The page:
Showing posts with label kitchen. Show all posts
Showing posts with label kitchen. Show all posts


slipcovered industrial bar stools

When we moved into the house 5 years ago after the renovations were complete, I had this setup in the kitchen under the window:
 It was cute, but there was not really space fore dining chairs---but it was a case of using what I had at the time, and I really liked having the softness and pattern of the upholstery balancing the wood cabinets on the other side.

As time went on, I switched out the curtains (don't worry the green ones made out of the fantastic vintage sheet just moved to another room) for these also made out of vintage fabric.  One reason I switched them is because I had enough of the vintage floral to make curtains for my glass doored cabinets:

Note:  in real life, the backsplash is much brighter and the cabinet doors don't read as striped.
Other changes, including selling the original table, the need for more storage in the kitchen, and the need to find a home for my partner's beloved baker's rack--(don't ask me, I don't understand why he likes it either), I moved the baker's rack in front of the window.

I didn't hate this setup.  I liked the extra storage, and it did provide privacy.  It was awkward with the chairs, and we eventually replaced them with these great industrial style stools from world market.  Side note--I know industrial is trendy right now, but I've honestly been loving touches of industrial design, including stools, for years.  I dragged home my first rusting metal cart in the mid 1990s:  I really liked the stools, including the wood, but I felt this whole area had gotten a little dull, literally.  I mised my pattern and color from the upholstery.  I also got fed up trying to open and close the window (why yes, I occasionally burn dinner filling the kitchen with smoke....why do you ask?) with the rack in the way.  Plus, I felt it really closed in an already small space.

Then I remembered this kitchen.  I don't remember where it came from, though.  I know it was in a magazine.  I think Cottage Living, but I'm not sure.  What I am sure about is that I loved those slipcovered stools from the moment I saw them.  I remembered this image, looked at my stools and realized I could have that look.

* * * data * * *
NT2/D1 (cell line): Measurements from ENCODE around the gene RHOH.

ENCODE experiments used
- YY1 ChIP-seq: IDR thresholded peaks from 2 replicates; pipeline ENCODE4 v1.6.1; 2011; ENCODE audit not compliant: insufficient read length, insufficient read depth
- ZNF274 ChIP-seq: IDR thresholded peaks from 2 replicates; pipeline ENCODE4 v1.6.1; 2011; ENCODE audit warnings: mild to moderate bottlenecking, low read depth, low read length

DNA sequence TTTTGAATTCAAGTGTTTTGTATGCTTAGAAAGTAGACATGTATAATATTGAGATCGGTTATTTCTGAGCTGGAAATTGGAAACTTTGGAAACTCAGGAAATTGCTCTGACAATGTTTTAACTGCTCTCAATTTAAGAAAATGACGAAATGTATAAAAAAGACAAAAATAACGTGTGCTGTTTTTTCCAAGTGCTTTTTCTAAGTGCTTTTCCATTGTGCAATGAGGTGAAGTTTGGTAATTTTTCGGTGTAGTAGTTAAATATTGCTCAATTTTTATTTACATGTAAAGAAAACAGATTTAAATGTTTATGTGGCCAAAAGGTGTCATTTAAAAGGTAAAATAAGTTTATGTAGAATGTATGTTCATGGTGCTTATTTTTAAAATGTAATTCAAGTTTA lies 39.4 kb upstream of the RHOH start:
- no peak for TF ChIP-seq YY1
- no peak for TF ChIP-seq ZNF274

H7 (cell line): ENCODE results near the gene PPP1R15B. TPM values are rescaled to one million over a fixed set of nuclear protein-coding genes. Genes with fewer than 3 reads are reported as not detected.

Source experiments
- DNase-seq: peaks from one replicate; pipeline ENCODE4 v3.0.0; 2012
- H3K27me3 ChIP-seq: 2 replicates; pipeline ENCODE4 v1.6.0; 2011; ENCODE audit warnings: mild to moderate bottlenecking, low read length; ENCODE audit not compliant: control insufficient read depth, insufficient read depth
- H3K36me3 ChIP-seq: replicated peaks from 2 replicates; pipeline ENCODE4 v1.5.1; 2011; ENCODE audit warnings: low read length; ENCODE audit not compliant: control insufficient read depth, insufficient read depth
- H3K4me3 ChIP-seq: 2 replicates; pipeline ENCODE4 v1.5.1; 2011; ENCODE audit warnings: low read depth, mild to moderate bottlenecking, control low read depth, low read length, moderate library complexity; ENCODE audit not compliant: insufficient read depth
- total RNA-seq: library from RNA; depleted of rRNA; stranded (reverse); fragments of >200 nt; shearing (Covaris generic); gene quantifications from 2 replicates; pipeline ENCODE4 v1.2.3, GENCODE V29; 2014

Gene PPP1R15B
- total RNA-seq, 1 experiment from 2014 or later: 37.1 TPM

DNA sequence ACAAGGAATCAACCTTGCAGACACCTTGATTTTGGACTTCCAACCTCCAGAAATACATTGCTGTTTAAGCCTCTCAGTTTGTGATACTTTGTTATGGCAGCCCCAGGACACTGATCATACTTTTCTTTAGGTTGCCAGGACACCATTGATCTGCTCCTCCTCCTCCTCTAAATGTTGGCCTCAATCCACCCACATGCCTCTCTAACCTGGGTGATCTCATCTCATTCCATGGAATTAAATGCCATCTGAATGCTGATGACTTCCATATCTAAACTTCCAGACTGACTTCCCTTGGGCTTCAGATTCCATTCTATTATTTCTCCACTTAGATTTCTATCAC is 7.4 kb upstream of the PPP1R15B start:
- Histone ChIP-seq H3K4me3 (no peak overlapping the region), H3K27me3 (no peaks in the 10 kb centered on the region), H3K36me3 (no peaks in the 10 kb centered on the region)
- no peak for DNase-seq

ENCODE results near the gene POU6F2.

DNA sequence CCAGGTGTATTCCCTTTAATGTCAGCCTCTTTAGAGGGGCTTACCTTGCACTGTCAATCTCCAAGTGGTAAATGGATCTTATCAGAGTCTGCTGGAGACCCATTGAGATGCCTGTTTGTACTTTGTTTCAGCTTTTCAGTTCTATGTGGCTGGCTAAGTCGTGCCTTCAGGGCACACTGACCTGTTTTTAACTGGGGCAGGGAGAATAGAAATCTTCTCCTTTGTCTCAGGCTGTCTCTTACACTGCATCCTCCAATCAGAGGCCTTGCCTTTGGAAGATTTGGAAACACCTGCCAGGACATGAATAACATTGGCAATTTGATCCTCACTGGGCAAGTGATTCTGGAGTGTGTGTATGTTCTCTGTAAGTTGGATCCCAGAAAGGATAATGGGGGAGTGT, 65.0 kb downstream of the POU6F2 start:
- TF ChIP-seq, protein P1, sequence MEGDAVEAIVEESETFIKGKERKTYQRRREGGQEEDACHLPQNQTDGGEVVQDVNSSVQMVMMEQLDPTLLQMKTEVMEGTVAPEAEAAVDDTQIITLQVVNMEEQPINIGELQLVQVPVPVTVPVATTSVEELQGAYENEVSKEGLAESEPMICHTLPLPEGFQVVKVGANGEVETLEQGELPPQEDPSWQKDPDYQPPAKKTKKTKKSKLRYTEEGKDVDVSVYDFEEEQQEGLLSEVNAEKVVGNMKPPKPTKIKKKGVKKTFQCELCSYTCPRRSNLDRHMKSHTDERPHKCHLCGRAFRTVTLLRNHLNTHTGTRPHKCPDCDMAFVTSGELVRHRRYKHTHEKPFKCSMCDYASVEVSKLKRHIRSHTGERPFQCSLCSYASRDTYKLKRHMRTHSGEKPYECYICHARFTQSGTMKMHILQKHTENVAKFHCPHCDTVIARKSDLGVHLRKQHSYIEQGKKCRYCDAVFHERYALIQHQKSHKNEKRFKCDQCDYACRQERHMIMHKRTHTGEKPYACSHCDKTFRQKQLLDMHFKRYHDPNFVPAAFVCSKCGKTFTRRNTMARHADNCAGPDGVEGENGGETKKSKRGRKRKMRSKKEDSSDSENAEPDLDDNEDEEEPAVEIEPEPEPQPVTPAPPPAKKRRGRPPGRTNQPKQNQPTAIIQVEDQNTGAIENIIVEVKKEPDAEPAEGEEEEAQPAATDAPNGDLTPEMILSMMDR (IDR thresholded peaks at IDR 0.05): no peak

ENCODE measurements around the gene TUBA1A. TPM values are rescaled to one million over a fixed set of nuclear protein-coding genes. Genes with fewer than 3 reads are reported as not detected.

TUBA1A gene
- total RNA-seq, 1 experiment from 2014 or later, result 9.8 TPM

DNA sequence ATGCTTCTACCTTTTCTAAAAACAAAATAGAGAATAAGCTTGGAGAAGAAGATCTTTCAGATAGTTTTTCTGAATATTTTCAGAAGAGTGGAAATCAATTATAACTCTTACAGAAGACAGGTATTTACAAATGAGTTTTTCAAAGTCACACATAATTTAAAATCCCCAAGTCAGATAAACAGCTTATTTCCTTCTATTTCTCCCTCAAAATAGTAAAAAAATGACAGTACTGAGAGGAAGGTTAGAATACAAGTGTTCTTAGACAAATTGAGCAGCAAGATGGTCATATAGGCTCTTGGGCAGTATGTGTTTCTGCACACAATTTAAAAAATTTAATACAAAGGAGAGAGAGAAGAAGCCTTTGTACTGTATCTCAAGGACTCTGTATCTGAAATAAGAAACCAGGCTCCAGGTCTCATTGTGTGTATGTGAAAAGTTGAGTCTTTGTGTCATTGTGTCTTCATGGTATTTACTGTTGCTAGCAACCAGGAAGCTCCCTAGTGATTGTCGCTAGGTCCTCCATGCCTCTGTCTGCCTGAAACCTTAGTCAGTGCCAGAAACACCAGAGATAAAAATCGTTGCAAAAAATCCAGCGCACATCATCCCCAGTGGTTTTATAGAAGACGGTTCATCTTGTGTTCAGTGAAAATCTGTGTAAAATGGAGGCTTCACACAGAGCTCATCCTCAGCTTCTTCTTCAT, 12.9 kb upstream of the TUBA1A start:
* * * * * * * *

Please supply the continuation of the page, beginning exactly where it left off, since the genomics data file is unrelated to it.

The fabric is from a beloved and ink stained shirt.  I loved the color and stripes so much I saved it for a potential project.  I loved the way the stripe looks with the floral and how it pulls in aqua from the adjoining office and back splash. They are loose and just slip on the stools like a hat.  It was only after making the slips, though, that I realized they looked like prison hats from a 1930s movie.  I'm okay with that though.

Truth in blogging:  The stools are used rarely.  At most once a week.  Therefore, I didn't secure the slips.  They slide around a little if they've been sat on, but it's easy enough to straighten them.  If I used them daily, though, the looseness would be an issue.  I'd have to find a way to attach them, either with velcro, ties, or something else.  As of now, it hasn't presented enough of an issue for my to take the time and effort.

In conjunction with some other small changes, I switched the baker's rack with a metal cart I found in my father's pasture with peeling paint in a combo of royal blue and John Deere green.  I love the way it turned out.  I still have storage for things like my dutch ovens and mixer, but it keeps the room so much more open.  And I love the splash of color with the vintage daperies.  

Update on laundry and to do list:  I've done a couple of small items on the list, so that's going well.  The laundry room is kind of on hold...but for a good reason.  I have reason to believe a fairy godmother is going to gift us with a new washer/dryer set for our commitment ceremony;  in that case, if i have fresh, white appliances and don't have to work around a mis-matched washer, I will definitely make some different paint decisions.  I will keep y'all posted.


Kitchen Addition: New Stools

The latest addition to the kitchen: twist stool from World Market.'

This is going to be a rambling post:  I want to touch on a couple of things.  First, I want to show off my new stools, a great buy from World Market and show the evolution of my kitchen--while doing that I also want to talk about the balance between true to your design loves and embracing trends and "something different."  I also want to go through the process of why I chose the stools I did--it may be tedious, but over and over from clients, I hear the same refrain, "I don't even know where to start!"  Hopefully, even though this is a very minor design decision, it will help readers understand the design process---which is really the same for both big and small choices.  Pour yourself some coffee (or a Bloody Mary if it's that kind of morning...I won't judge, I promise...well, at least not for long), and I'll begin.     
Original kitchen setup circa Oct. 2007.

  Here is the way this part of the kitchen originally looked.  It's in the pathway from stair room to back door, but since my kitchen is so small (12'x14'), I couldn't afford to leave any space unused.  It's not quite enough room for a table, even a bistro set, but there was just enough room for these two exiting chairs and a small table.  When I decorated the house, I was in the throes of my love affair with Domino and mid-century.  While I've always liked to combine pattern and intense color, this vingette with the contrast patterns never really felt like me.  Plus, while I liked funky accent pieces from the '50s, '60s, and '70s before they became de rigueur, I only really liked touches of them.  These '60s prints with the glass lamp in the avocado kitchen  felt too studied, and not naturally eclectic.